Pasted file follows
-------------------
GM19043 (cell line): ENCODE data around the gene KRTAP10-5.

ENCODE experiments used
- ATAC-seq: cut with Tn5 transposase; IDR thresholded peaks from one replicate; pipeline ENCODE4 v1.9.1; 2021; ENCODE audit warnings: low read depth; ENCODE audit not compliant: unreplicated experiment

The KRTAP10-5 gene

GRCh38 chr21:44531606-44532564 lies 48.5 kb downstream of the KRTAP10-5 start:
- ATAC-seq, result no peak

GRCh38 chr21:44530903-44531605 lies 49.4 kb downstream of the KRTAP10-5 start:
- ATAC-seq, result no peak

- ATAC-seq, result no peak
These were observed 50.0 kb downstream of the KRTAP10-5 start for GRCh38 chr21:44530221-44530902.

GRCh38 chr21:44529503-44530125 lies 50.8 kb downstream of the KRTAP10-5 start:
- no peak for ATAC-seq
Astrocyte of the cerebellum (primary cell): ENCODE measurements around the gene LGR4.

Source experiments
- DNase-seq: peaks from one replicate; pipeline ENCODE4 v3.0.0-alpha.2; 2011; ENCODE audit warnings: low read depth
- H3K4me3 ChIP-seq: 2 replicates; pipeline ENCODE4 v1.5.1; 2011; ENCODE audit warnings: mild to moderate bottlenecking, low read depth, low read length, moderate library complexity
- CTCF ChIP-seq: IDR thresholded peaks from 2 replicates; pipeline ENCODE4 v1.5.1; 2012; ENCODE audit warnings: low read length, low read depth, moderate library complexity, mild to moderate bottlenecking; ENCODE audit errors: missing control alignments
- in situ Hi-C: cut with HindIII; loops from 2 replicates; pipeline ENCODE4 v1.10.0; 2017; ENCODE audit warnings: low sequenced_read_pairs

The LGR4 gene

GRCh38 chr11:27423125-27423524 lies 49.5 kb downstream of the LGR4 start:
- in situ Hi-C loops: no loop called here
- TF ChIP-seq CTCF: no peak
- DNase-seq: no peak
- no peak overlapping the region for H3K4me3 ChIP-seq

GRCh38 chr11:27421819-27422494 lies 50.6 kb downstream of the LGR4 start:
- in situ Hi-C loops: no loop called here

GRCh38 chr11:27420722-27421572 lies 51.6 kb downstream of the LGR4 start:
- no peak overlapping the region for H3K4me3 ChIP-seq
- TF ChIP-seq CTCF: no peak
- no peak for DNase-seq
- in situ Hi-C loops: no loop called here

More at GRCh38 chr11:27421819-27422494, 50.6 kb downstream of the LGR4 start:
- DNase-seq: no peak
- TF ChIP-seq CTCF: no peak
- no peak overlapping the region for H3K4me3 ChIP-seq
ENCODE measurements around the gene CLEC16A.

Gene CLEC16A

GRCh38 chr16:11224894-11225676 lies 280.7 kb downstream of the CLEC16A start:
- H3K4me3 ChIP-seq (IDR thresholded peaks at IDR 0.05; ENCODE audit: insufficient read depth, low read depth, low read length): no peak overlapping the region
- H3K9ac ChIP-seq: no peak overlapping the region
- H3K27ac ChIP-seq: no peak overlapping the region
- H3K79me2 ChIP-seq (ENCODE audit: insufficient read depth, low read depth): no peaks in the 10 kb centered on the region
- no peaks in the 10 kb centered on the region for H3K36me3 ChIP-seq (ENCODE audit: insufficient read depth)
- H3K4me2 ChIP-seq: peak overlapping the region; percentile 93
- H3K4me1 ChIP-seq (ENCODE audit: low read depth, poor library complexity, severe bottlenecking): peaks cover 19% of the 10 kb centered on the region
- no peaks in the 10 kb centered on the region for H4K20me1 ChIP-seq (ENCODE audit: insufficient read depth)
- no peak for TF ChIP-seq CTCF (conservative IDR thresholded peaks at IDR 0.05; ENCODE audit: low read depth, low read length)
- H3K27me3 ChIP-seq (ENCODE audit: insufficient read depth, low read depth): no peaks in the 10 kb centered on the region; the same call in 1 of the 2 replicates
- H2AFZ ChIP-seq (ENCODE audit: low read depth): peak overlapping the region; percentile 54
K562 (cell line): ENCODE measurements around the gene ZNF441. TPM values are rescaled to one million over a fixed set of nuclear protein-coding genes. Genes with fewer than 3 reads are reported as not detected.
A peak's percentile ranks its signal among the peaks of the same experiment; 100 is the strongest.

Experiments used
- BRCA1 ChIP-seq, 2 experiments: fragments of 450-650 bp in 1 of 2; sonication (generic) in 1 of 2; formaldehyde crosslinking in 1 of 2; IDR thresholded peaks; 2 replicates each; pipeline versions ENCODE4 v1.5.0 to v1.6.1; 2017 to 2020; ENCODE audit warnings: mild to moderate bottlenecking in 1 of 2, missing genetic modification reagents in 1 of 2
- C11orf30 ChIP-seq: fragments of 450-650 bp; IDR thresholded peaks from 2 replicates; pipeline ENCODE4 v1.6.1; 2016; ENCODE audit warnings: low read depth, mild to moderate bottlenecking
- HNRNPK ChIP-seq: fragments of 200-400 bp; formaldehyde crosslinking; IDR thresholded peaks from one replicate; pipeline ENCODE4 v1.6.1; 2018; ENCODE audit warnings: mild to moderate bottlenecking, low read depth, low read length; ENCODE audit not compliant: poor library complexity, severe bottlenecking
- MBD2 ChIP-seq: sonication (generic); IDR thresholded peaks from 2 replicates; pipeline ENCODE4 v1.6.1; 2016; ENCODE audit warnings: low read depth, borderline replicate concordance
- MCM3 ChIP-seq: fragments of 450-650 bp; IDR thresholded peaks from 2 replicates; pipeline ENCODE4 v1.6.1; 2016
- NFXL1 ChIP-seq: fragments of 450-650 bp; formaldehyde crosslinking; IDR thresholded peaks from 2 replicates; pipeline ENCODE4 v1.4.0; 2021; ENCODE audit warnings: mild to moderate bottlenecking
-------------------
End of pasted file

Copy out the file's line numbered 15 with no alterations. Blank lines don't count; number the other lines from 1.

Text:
- DNase-seq: peaks from one replicate; pipeline ENCODE4 v3.0.0-alpha.2; 2011; ENCODE audit warnings: low read depth